0
\$\begingroup\$

I'm trying to detect small current pulses (~1.5mA). Currently I'm generating a ~20mV pulse on a sense resistor and feeding that to the input of an opAmp with some hysteresis. I'm having a bit of trouble where the output of the OpAmp will sometimes latch low and not return after the pulse passes and would like to try to use a comparator for the circuit. The problem I'm having with that is that my supply and my input are both at 6V.

Can someone recommend a good comparator that has full common mode input range with no more than 10mV of hysteresis? Or instead a better design overall?

I've found this part that seems to come close but the hysteresis might be too much.

*Based on some of the replies so far, I should mention I have a 3V3 rail available as well on the board if that helps.

enter image description here

EDIT: Redesigned circuit based on below suggestions- yet to evaluate

enter image description here enter image description here

\$\endgroup\$
  • \$\begingroup\$ If you're literally only looking at pulses. Why aren't you level shifting or using a capacitor to move the input signal away from Vdd? \$\endgroup\$ – horta Apr 8 '14 at 17:43
  • \$\begingroup\$ I think that a better drawn schematic could help too. The capacitors' capacitances are missing, and you can't even tell the pulse current direction... \$\endgroup\$ – Vladimir Cravero Apr 8 '14 at 17:48
  • 1
    \$\begingroup\$ Fixed schematic- it's not only pulses, the pulses are on top of fairly constant current that can vary between 1 and 20mA \$\endgroup\$ – spizzak Apr 8 '14 at 17:57
  • \$\begingroup\$ What speed are the pulses? How long do they last? Are they always producing a pulse of about 20mV? \$\endgroup\$ – Andy aka Apr 8 '14 at 18:58
  • \$\begingroup\$ The pulses are around 250us and roughly 50% duty cycle. The pulses are always 1.4mA so they should always be around 20mV \$\endgroup\$ – spizzak Apr 8 '14 at 19:36
3
\$\begingroup\$

Try this circuit with a dual op-amp. It uses the suggestion by @horta to move the voltage away from the rails.

U1A produces a stable voltage at +3V. The input is capacitively coupled to that voltage. Since your pulses are -22.5mV, the threshold is set at 3V - 11.25 mV approximately (set by the ratio of R9 to R8 approximately) +/- 2mV of hysteresis (set by the ratio of R7 to R8||R9 ~= R8)

schematic

simulate this circuit – Schematic created using CircuitLab

If you want to continue to use a R-R op-amp, you could adjust the circuit values in your schematic to give similar hysteresis and threshold, as in my diagram. If the input offset voltage of the op-amp is less than 1mV, similar values for the voltages could be used. In that case,

330 (your schematic)-> 100 ohms

100K(your schematic)->68K

390K(your schematic)->150K

However, the failure of the circuit you have now to work properly indicates something else may be wrong- the bias current of the amplifier or the voltage offset is preventing the non-inverting input from rising high enough to reset the hysteresis. There also will be very little useful hysteresis for a 250usec pulse with that 47nF capacitor on there- the positive feedback will take a long time to build up (time constant 3.7msec).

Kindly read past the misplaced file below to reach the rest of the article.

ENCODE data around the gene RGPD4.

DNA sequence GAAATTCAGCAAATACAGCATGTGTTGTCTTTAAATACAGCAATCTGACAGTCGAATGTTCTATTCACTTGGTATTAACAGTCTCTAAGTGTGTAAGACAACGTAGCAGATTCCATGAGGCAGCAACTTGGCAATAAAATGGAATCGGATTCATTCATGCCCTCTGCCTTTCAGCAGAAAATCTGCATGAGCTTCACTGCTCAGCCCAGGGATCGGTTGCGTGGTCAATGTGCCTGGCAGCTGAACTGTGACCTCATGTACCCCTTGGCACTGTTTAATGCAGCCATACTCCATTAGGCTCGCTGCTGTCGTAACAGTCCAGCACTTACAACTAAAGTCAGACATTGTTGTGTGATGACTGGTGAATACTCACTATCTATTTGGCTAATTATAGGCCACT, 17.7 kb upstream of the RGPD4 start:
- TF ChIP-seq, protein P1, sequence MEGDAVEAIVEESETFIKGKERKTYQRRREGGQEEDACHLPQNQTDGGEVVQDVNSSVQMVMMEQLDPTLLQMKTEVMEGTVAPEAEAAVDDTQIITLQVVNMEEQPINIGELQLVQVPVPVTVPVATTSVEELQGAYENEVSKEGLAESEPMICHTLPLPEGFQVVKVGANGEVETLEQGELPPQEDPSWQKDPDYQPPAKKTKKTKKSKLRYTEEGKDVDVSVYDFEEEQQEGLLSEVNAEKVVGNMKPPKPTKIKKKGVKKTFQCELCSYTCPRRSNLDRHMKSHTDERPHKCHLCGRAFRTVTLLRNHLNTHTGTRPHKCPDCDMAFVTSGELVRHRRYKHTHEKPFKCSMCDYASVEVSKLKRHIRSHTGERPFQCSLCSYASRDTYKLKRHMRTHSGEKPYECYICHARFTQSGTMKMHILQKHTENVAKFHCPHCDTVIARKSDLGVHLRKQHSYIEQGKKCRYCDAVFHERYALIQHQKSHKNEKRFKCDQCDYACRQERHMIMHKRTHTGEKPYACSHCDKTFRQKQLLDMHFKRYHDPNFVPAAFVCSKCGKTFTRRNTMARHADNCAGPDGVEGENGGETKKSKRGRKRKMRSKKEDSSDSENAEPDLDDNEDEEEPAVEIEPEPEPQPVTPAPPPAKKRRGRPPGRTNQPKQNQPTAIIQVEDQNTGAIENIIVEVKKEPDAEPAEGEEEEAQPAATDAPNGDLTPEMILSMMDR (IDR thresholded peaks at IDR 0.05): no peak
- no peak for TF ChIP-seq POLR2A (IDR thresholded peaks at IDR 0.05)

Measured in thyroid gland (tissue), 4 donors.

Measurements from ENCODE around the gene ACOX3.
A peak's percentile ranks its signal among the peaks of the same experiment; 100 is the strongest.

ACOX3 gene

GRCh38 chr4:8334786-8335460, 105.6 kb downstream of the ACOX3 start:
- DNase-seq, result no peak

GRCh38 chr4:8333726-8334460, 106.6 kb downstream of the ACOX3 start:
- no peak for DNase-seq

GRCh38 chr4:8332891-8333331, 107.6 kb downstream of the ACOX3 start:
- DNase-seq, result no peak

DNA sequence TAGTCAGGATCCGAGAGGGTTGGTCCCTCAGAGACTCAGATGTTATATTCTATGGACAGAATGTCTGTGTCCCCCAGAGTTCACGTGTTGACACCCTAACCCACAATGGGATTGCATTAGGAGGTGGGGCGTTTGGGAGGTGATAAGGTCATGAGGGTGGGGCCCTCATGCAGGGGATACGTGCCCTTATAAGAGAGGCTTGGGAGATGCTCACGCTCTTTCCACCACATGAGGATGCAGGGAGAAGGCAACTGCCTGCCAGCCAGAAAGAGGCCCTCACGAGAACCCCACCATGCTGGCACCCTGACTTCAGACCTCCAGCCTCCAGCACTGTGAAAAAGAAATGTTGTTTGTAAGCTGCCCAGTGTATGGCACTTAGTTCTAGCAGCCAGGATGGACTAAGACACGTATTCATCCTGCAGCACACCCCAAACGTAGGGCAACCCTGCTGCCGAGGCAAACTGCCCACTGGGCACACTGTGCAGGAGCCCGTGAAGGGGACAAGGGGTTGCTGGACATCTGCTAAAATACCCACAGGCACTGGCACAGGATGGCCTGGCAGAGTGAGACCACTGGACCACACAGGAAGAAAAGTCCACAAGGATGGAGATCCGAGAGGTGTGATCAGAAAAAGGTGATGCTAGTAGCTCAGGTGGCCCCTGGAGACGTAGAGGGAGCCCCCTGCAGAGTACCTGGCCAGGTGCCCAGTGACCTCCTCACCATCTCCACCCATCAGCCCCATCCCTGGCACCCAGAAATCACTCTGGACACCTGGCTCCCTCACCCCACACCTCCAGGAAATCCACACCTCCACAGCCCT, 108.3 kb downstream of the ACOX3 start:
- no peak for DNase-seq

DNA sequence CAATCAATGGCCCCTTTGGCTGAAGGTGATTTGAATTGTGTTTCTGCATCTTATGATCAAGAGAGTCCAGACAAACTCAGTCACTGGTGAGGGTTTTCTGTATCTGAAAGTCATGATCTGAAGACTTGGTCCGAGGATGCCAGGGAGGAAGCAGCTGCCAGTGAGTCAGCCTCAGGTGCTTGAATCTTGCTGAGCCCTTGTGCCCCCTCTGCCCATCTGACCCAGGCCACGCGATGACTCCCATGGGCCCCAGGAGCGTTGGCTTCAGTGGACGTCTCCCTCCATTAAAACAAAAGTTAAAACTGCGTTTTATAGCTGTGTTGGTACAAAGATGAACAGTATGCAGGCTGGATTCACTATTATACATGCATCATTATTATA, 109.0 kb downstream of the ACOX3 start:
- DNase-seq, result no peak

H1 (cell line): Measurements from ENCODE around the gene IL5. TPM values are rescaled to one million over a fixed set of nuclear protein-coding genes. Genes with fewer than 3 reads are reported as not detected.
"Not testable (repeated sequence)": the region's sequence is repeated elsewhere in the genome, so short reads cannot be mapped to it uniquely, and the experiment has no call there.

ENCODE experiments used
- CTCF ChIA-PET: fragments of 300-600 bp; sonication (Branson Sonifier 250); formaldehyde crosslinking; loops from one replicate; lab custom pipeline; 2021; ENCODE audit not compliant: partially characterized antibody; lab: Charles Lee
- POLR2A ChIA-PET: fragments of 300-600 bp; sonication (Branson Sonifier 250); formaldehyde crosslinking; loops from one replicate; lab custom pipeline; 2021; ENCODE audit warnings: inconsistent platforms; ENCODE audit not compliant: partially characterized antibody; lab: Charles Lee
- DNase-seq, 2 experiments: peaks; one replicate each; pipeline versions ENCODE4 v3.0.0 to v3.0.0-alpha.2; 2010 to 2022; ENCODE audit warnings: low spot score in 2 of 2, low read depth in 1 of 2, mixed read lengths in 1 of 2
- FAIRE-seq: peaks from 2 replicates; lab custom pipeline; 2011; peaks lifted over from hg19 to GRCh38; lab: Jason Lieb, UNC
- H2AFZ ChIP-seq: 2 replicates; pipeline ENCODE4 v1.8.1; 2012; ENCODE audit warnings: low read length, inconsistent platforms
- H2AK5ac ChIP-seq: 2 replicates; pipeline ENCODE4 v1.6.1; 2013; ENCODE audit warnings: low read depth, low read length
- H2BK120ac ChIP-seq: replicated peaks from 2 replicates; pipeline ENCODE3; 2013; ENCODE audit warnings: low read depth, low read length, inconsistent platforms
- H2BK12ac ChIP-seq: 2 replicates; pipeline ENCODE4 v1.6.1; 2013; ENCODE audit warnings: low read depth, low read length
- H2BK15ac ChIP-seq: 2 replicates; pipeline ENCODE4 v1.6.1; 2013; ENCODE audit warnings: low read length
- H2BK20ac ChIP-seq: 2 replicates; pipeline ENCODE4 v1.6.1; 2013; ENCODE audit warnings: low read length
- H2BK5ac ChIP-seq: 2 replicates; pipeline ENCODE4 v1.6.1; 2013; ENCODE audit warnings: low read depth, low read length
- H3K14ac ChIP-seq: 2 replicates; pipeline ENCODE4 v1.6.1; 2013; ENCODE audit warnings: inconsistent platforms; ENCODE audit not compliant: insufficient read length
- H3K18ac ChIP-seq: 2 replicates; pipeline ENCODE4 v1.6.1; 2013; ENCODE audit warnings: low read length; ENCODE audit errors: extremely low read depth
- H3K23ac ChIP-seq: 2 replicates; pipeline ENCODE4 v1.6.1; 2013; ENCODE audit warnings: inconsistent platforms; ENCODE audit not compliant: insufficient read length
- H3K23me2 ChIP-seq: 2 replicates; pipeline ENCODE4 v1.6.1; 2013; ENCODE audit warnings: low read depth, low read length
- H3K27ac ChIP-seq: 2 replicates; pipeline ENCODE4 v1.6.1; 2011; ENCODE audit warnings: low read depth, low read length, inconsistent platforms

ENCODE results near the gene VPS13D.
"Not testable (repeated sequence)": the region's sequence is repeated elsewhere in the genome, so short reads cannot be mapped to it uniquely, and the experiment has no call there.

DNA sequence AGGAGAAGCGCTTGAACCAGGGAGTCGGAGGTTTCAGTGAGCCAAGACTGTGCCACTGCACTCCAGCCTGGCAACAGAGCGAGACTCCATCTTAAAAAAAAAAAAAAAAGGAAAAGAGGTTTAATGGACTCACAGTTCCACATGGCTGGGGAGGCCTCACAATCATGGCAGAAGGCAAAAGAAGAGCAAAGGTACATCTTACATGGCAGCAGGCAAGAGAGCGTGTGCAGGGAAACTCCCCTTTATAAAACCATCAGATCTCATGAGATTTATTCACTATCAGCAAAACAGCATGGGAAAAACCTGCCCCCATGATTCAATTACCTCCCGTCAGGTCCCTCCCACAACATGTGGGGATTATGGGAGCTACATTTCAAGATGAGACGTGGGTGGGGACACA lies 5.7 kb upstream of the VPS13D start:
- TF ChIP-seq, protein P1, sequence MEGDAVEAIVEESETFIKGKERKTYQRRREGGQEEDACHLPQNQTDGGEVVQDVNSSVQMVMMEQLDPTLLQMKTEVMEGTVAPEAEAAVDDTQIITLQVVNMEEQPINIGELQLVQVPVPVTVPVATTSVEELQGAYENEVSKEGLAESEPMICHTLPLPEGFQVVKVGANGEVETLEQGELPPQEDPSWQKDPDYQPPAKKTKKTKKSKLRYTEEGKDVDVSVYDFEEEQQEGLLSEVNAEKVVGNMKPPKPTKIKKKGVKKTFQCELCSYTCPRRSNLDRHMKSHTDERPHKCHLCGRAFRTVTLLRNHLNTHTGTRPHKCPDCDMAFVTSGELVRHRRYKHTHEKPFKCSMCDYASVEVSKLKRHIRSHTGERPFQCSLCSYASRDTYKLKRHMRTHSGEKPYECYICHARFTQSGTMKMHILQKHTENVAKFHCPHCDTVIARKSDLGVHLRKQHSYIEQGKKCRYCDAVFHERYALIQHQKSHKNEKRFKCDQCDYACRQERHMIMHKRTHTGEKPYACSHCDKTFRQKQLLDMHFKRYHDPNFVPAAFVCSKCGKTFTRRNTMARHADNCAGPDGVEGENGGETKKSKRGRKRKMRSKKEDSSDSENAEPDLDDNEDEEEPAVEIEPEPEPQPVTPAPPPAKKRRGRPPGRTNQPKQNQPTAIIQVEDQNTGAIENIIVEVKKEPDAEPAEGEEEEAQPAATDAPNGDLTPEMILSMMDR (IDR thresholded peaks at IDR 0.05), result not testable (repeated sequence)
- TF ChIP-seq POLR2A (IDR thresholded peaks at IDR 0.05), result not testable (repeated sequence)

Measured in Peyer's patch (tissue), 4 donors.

\$\endgroup\$
  • \$\begingroup\$ Makes sense, but how's it better than the original circuit? \$\endgroup\$ – spizzak Apr 8 '14 at 17:59
  • \$\begingroup\$ "The problem I'm having with that is that my supply and my input are both at 6V." <- He's fixing this problem by making the input voltage to U1B operate around 3V rather than 6V. \$\endgroup\$ – horta Apr 8 '14 at 18:01
  • \$\begingroup\$ It allows a non-RR op-amp. It isn't really operating right at 6V, the input pulses are 6V - 22.5mV and his threshold is set at 6V - 19.8mV with hysteresis of 0/-5mV. That's too much on the low side. The op amp might also have a few mV of offset. I'll add a comment based on spizzak's remark. \$\endgroup\$ – Spehro Pefhany Apr 8 '14 at 18:06
  • \$\begingroup\$ What kind of part should I be looking for for U1? \$\endgroup\$ – spizzak Apr 8 '14 at 18:53
  • \$\begingroup\$ @spizzak It depends a lot on the pulse length. If it's audio-type frequencies, most op-amps with low Vos, rail-to-rail output and common mode range that includes 4V on a 6V supply will be good enough. Low Vos or you might run into problems with the small pulse. If your pulse is MHz you'll need something more specific. \$\endgroup\$ – Spehro Pefhany Apr 8 '14 at 20:04
1
\$\begingroup\$

It would be wiser to amplify the signal far above the supply noise then use a Schmitt trigger or comparator with positive feedback as required.

One solution uses a current sense chip on either 3.3 V rail or 6V rail, whichever is cleaner.

http://www.maximintegrated.com/app-notes/index.mvp/id/1180 using a gain of 50 on a MAX4372.

\$\endgroup\$
  • \$\begingroup\$ I like the current sense IC idea. You get a nice linear output based on current over the shunt resistor. And most of these work nicely in the 0-100mV range for detection. You can easily work with that IC's output for the OP's comparator with schmitt trigger output \$\endgroup\$ – KyranF Apr 8 '14 at 23:24

Your Answer

By clicking “Post Your Answer”, you agree to our terms of service, privacy policy and cookie policy

Not the answer you're looking for? Browse other questions tagged or ask your own question.